I usually trade in equity spot market, but I wish to enhance my trading skills to make more money through trading in the options market and I can see there is a call option on GOPRO Inc. with premium of $4. Here, if I want to evaluate whether the option is overvalued, undervalued or correctly priced, I should be aware of option valuation. It is very important to grab the concept of valuation for option trading.
Option valuation in brief:-
Valuation of Options
Your friends might have had success beating the markets by trading stocks in a disciplined manner by anticipating a nice move either up or down, resulting into huge profits. Many traders have also gained the confidence to make money in the stock market by identifying one or two good stocks that may make a big move soon. But, if you are not aware of how to take advantage of that movement, you might find yourself to be left out in the dust. If this sounds familiar to you, then maybe it's time to consider using options to play your next move.
This session will enable you to gain deep insights into the methodology behind option pricing and also some simple factors that you must consider, if you plan to trade options to take advantage of stock movements.
Before venturing into the world of options, you need to understand the factors determining the price of an option. The primary drivers of the price of an option are:
- Intrinsic Value
- Time to Expiration
- Interest Rates
- Cash Dividends Paid
Option Pricing Models
Those who trade in options make use of some option pricing models to know the current theoretical value of an option. These models make use of certain variables mentioned above to compute its theoretical value at a certain point in time. These variables will fluctuate over the life of the option and its value will accordingly reset itself to reflect those changes.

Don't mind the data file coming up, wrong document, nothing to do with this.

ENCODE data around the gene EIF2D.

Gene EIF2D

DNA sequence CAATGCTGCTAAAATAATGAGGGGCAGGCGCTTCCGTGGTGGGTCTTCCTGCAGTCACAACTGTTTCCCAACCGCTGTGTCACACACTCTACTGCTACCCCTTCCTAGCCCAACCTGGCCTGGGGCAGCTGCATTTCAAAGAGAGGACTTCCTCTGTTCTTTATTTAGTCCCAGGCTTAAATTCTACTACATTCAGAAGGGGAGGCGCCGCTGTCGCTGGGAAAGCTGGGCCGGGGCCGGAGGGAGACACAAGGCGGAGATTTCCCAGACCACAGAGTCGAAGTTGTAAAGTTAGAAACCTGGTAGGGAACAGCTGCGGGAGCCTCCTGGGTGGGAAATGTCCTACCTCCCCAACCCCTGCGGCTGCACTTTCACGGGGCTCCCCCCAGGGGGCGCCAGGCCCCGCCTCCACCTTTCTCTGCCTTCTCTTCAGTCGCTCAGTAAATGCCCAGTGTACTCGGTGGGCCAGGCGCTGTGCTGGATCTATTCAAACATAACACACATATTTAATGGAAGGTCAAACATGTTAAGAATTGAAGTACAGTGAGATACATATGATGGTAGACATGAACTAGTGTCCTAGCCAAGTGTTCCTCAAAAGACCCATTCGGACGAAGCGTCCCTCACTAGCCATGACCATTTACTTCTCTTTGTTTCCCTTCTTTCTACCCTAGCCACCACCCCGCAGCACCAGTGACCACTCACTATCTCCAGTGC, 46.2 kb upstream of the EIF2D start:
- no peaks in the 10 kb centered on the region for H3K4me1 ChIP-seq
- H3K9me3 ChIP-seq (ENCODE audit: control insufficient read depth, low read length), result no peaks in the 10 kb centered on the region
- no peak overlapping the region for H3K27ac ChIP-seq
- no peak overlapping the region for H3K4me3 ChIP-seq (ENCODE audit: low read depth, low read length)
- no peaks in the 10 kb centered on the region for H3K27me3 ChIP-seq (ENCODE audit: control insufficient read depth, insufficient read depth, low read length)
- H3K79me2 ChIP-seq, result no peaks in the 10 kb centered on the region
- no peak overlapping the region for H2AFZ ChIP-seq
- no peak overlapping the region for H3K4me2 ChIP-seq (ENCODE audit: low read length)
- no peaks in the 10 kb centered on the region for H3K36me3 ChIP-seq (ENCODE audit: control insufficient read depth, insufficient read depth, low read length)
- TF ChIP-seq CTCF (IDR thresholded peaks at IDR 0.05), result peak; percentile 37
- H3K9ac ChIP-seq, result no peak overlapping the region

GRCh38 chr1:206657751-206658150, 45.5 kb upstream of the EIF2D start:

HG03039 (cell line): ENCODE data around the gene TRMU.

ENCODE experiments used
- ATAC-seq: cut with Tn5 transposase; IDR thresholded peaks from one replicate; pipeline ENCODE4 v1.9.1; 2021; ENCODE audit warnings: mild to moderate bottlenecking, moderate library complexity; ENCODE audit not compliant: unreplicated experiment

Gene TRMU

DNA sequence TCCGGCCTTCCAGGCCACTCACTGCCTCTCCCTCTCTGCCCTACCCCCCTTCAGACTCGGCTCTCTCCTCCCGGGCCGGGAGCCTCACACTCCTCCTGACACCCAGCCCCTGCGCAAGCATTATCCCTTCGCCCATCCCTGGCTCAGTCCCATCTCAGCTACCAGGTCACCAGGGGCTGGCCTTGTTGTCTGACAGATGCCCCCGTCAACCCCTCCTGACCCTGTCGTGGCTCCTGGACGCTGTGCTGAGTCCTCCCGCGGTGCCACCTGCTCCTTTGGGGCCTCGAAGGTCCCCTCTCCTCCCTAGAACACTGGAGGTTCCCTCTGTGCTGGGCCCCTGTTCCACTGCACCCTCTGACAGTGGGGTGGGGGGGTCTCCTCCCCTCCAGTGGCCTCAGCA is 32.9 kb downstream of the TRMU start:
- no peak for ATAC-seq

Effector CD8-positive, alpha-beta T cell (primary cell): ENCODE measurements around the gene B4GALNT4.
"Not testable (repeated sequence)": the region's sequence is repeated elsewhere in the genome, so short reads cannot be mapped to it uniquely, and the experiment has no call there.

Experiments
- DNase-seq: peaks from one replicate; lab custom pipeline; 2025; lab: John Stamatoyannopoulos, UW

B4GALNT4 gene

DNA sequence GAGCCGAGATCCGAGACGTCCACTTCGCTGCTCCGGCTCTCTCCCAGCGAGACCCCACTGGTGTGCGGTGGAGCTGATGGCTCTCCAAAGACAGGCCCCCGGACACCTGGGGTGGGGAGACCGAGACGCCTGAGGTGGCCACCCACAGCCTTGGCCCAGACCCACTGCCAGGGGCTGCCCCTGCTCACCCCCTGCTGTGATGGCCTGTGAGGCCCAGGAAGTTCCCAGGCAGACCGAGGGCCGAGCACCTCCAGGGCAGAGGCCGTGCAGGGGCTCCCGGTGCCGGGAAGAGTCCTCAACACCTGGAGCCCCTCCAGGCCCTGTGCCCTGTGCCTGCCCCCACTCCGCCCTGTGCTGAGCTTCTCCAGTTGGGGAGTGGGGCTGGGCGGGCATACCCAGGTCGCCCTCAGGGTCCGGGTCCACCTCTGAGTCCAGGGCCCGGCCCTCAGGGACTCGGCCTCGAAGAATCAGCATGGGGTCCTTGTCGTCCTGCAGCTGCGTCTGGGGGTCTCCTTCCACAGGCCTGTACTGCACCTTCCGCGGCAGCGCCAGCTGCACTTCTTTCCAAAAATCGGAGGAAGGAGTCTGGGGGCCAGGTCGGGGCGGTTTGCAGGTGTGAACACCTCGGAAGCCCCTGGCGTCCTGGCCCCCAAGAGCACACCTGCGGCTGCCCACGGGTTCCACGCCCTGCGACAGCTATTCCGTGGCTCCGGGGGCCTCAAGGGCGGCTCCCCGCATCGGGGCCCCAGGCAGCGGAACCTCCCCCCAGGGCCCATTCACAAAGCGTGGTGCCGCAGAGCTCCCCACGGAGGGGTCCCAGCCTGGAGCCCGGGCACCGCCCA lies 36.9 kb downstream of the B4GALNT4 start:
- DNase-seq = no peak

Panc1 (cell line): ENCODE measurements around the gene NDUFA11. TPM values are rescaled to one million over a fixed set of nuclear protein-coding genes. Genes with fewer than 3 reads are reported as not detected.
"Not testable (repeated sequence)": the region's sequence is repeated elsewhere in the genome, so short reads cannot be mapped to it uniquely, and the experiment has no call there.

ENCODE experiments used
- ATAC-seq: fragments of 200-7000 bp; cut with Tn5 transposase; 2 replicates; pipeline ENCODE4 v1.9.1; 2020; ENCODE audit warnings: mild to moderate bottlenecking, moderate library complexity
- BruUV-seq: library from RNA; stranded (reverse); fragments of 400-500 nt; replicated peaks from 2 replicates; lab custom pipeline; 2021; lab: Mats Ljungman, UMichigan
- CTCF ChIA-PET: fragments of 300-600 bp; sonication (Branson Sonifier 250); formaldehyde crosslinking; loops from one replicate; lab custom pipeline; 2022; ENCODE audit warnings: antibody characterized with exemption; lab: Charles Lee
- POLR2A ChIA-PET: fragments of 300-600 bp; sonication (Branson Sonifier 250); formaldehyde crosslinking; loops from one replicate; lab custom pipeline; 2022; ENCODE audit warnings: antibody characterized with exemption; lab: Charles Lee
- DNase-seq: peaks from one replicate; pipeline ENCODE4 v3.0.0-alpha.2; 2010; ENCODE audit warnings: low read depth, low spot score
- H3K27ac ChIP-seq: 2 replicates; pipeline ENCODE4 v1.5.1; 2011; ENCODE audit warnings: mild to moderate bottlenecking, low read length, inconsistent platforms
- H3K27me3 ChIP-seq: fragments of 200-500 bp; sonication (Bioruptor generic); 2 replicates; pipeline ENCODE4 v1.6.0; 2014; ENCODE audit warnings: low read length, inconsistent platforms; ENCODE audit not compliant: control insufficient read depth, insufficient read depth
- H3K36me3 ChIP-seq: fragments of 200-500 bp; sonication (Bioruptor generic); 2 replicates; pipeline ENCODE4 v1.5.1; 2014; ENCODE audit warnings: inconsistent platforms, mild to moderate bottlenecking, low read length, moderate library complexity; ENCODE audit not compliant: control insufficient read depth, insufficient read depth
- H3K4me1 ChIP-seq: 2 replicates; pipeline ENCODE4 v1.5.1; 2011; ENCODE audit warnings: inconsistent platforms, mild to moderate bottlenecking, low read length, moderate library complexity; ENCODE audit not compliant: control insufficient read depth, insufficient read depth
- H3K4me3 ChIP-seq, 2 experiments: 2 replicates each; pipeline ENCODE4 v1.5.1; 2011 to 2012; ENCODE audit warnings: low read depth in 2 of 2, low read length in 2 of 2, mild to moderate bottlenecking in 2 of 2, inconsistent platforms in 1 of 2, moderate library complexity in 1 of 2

Many option trading platforms will provide you with up to date option price modeling values that option traders can monitor the changing risk profile of option positions and help them in formulating decisions.
The popular models used in option pricing are:
- Risk Neutral Model
- Binomial Model
- The Noble prize winning, Black Scholes Merton Model
All the above option pricing models should follow the put call parity. If there is any pricing model that produces option prices which violates the put call parity, is flawed, else arbitrage opportunities would come into play. To understand all about the Put Call Parity, follow the brief on this relationship below:
Replication Of Call And Put Option
In the previous sessions, we discussed at length about the mechanics of options. We learnt the underlying logic behind trading call and put options. In this session, we will look at yet another captivating reality arising out of option markets i.e. put call parity relationship.
By gaining insights into this relationship, you will be able to better comprehend:
- The mechanics that professional traders use to value options
- How all option values at all available strike prices and expirations on the same underlying are related.
- How supply and demand impact option prices.
The basic idea behind put call parity (as identified by Stoll in 1969) is that option trading positions with similar risk profiles must end up with the same profit/loss upon expiration such that no arbitrage opportunities exist.
The objective behind creating a replicating portfolio is to use a combination of risk free borrowing/lending along with the underlying asset to create exactly same cash flows as the option being valued.
However, there are some drawbacks in the usage of Put Call parity:
It generally applies to European options which can be exercised only at the time of expiration. American options can be exercised early (before time to expiration) which may result in profit opportunities that lies beyond the put call parity relationship.